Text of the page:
The common tan to brown sesame seeds are white after their seed coats or hulls are removed. That was no easy process in earlier days before sophisticated mechanization. Then, they were harvested from their pods over a large cloth that was just waiting for them to burst forth. Another early harvesting technique was to beat the pods gently over the same cloth to speed extricating them. Nowadays, machines make light work of the process used to extract the many seeds in half inch or smaller pods. Do see an enlarged illustration of a sesame seed pod on this page.

Toasting the seed is easy and done after hulling. Extracting the oil can be done before or after that process by pressing them or by chemical means. The oil becomes brown when removed from toasted seeds. This form of the oil was called 'fragrant oil' and sometimes called 'Chinese sesame oil.' The cake remaining after it is pressed or expelled, as the chemical means is called, is usually ground into flour. Both toasted seeds and the oil made from them are be used for cooking and flavoring. Black sesame seeds are mostly used for decor and for texture and taste where they can be baked into or on a food product. Toasting seeds is commonplace at home, but pressing or expelling oil rarely is. Toasting the seeds requires taking constant care because they burn easily. At home a pan will do, commercially, large ovens do the job or making brown seeds. But truth be told, they are best when toasted just before use.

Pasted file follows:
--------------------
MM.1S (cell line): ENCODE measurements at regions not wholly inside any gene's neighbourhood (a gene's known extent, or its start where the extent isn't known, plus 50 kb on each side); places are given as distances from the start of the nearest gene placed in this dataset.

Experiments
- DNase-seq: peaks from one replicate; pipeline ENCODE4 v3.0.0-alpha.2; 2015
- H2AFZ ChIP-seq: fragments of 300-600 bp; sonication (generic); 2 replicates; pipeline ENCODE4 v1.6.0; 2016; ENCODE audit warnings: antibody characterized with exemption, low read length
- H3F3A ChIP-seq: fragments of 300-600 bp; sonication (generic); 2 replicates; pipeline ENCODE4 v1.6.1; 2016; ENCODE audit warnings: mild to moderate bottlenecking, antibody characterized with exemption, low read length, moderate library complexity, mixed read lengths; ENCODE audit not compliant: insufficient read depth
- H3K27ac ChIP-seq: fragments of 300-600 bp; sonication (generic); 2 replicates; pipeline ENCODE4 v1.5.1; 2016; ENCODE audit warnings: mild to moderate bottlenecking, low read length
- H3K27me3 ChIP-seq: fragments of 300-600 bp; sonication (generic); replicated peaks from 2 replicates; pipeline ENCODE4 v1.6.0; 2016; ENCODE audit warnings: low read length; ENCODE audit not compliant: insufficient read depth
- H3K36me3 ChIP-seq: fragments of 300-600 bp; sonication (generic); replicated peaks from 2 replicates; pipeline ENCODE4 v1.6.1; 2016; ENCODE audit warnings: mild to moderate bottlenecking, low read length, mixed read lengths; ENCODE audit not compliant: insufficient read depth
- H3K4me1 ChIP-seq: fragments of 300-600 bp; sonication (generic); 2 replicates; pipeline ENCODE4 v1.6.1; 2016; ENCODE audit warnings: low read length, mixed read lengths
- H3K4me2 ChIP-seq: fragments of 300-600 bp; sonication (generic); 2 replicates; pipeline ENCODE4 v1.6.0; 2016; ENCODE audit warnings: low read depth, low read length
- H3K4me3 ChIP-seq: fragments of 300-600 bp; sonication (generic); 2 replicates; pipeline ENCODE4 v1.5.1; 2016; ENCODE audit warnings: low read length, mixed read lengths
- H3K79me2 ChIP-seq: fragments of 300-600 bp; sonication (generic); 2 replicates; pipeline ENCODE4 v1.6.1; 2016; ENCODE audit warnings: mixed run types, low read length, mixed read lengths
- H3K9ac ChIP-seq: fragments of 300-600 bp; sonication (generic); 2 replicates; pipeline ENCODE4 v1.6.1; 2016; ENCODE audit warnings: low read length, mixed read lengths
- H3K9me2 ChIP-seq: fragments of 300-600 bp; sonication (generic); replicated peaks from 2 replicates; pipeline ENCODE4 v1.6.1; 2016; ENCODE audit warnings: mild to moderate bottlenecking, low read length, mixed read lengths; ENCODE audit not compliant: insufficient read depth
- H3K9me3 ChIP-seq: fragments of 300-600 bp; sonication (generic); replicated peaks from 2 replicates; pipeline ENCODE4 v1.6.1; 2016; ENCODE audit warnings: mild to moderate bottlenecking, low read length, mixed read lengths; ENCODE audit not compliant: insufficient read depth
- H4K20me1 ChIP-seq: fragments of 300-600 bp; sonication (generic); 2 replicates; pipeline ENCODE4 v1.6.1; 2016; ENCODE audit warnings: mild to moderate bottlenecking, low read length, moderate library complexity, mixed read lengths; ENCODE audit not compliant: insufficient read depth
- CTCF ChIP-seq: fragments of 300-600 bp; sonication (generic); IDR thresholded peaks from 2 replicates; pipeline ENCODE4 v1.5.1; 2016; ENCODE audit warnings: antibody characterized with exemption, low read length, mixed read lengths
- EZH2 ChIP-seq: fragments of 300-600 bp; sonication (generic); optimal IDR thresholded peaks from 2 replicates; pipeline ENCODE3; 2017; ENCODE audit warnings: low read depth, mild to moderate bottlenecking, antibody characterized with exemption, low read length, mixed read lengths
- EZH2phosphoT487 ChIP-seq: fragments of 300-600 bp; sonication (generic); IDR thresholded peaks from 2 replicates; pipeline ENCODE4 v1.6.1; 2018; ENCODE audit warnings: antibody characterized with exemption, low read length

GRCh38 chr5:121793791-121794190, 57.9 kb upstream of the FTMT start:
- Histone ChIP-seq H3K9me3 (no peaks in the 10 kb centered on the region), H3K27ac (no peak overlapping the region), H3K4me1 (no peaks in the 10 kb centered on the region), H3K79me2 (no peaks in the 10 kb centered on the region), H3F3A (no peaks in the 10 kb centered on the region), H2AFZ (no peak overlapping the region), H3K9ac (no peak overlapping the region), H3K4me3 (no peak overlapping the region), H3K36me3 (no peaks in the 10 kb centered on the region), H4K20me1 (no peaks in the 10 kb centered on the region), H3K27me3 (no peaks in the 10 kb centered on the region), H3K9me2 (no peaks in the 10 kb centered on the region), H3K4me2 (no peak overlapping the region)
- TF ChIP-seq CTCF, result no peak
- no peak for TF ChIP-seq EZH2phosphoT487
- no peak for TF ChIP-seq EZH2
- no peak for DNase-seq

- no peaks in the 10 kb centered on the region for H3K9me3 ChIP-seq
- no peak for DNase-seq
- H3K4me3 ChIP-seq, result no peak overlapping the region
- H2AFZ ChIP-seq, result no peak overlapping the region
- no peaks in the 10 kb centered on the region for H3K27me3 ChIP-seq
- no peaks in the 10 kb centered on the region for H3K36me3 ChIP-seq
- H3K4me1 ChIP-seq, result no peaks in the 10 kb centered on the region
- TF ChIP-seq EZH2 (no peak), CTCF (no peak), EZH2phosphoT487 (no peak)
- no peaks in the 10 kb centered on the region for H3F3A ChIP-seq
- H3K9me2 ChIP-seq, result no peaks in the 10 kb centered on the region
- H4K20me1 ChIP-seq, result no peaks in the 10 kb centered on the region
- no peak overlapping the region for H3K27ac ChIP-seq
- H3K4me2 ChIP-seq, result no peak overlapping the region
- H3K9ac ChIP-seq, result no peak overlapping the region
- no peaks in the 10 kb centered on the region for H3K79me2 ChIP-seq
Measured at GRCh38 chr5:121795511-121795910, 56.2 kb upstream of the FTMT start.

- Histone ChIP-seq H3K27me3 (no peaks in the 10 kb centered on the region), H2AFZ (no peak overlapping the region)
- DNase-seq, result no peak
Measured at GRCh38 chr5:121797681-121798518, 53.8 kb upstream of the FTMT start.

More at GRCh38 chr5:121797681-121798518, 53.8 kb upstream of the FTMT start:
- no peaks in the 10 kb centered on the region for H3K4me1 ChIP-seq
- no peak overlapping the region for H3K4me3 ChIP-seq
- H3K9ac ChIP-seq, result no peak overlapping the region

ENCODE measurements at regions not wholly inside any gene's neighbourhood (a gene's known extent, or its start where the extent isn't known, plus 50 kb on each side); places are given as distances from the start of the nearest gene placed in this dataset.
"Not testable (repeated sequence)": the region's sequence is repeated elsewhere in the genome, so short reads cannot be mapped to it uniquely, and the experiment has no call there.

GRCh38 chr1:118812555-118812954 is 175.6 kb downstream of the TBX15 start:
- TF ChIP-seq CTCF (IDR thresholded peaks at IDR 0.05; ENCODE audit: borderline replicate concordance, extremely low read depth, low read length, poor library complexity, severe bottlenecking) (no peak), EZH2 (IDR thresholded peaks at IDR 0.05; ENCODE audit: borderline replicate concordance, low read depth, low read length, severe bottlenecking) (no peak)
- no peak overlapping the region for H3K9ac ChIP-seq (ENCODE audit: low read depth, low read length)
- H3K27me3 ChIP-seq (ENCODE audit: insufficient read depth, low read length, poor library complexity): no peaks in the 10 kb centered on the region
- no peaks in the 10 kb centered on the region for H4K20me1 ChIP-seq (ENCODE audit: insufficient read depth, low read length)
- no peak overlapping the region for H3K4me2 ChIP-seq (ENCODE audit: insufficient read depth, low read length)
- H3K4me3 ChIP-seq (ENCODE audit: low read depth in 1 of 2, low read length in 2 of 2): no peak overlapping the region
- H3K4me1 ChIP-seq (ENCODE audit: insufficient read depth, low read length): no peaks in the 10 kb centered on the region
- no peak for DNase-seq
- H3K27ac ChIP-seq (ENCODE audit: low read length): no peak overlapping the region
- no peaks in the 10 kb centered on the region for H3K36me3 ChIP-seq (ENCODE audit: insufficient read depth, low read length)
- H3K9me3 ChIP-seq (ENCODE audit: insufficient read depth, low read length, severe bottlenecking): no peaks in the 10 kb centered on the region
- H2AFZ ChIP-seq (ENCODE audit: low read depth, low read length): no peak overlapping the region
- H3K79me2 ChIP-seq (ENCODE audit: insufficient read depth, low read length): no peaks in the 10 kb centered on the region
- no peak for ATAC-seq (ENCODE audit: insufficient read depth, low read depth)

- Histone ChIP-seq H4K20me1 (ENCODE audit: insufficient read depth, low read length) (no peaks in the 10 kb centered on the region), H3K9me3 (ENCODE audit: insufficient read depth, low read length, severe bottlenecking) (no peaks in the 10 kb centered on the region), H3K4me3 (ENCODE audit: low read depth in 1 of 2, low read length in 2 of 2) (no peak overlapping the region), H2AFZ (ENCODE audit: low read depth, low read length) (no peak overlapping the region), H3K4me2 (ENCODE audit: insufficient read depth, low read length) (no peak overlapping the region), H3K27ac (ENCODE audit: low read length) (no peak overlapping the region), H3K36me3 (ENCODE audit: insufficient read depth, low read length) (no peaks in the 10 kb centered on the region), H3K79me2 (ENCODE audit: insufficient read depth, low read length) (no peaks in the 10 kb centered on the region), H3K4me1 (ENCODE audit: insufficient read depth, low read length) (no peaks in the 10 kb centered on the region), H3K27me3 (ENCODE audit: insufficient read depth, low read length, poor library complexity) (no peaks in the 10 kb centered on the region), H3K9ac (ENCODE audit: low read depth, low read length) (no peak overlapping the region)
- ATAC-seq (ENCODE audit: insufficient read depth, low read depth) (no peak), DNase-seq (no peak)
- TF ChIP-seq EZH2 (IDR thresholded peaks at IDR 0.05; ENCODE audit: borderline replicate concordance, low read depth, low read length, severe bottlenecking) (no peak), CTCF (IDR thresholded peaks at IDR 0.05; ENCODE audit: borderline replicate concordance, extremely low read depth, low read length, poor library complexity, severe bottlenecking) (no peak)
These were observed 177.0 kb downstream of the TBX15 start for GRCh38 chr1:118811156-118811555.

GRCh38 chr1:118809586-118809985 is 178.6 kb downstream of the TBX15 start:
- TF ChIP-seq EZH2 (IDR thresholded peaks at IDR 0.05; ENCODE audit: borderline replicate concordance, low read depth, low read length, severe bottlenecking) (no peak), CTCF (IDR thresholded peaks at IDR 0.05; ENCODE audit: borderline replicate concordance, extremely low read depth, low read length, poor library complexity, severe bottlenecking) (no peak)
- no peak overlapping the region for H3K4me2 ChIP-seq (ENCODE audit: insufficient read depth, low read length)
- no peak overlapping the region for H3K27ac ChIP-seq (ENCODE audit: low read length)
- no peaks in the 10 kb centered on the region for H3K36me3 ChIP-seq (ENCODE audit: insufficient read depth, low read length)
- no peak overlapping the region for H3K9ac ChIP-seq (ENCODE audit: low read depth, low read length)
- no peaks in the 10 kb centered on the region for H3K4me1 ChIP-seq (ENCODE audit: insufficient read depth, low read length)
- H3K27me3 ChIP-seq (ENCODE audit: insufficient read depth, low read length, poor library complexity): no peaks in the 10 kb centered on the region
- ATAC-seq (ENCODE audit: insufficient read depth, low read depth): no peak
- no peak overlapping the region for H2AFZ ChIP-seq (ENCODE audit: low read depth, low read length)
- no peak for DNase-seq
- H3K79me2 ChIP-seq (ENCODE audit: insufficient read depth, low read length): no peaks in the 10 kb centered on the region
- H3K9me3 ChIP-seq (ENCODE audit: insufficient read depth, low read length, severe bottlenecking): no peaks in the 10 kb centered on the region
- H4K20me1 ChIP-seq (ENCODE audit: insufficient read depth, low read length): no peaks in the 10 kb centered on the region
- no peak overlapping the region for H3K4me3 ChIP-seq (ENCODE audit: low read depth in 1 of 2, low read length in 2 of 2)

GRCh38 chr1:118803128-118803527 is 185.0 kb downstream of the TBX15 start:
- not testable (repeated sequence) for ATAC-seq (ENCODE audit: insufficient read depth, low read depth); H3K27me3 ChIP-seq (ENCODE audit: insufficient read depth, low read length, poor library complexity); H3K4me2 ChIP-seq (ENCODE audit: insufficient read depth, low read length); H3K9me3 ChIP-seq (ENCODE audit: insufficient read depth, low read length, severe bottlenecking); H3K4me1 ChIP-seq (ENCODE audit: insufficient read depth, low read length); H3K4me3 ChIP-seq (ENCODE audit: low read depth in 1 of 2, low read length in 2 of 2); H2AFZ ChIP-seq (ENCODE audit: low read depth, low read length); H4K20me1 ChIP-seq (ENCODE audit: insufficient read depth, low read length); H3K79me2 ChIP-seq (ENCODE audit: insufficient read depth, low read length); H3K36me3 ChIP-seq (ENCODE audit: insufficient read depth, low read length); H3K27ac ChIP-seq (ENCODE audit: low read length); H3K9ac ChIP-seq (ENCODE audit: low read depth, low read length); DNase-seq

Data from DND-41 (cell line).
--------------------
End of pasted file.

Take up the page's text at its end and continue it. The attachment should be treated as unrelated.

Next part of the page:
The brown sesame oil the Chinese use is made from toasted sesame seeds. One can purchased oil from untoasted seeds, but that is rarely used in Chinese cooking. More common is toasted brown or toasted brown oil flavored with chili. That is called chili oil and used as a dip or as a flavoring oil. Rarely are either used for frying or stir-frying. To make chili oil, heat brown sesame oil and several chili peppers. As they begin to turn brown, and before they turn black, remove the oil from its heat source. Allow it to col overnight, then strain out the peppers and any extraneous matter. This makes better chili oil than any purchased product. It stays on the shelf for some months. Do not put it in the refrigerator to extend its shelf-life because it gets thick and can not be poured.